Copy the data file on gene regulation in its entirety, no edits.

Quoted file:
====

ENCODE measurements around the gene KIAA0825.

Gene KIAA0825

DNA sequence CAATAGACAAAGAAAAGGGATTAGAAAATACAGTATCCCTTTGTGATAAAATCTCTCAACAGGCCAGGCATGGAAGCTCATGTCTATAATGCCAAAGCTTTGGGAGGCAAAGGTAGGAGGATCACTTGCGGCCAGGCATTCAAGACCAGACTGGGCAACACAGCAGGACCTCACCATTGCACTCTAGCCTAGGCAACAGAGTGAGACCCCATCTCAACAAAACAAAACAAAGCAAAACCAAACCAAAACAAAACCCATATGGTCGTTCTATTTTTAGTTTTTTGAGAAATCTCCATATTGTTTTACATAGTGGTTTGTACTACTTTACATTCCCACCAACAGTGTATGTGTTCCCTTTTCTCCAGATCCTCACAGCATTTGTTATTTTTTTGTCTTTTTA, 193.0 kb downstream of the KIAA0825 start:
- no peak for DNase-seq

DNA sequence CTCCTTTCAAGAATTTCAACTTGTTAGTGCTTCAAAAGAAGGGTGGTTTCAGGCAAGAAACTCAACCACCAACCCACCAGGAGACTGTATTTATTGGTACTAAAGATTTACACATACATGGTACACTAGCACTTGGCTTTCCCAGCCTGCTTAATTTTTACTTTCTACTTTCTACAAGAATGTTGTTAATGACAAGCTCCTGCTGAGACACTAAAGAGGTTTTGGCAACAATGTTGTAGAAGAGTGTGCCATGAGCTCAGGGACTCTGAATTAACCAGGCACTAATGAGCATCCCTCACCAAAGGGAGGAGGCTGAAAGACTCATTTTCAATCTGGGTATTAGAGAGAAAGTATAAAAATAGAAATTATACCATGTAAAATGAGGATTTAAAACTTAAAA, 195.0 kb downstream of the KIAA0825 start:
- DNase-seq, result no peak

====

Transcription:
ENCODE measurements around the gene KIAA0825.

Gene KIAA0825

DNA sequence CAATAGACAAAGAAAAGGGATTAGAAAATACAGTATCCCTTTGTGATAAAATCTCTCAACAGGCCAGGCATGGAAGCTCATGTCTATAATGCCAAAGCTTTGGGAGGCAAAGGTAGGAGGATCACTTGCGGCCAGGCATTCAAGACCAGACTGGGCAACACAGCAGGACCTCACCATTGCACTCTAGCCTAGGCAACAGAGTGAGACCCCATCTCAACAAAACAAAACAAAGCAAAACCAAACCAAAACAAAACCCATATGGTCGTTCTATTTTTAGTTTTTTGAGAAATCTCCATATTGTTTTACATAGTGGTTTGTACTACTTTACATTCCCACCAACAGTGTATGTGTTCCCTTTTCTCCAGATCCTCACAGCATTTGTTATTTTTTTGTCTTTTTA, 193.0 kb downstream of the KIAA0825 start:
- no peak for DNase-seq

DNA sequence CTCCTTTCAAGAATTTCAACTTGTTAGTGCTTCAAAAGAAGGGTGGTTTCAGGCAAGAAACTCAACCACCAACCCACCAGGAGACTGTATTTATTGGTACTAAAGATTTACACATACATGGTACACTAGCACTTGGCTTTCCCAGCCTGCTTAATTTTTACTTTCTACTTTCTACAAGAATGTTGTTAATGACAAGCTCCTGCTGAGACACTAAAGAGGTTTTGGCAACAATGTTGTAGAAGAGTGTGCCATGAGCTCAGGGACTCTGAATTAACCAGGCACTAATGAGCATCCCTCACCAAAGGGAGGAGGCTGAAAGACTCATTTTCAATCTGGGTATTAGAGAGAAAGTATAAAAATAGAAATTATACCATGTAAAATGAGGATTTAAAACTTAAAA, 195.0 kb downstream of the KIAA0825 start:
- DNase-seq, result no peak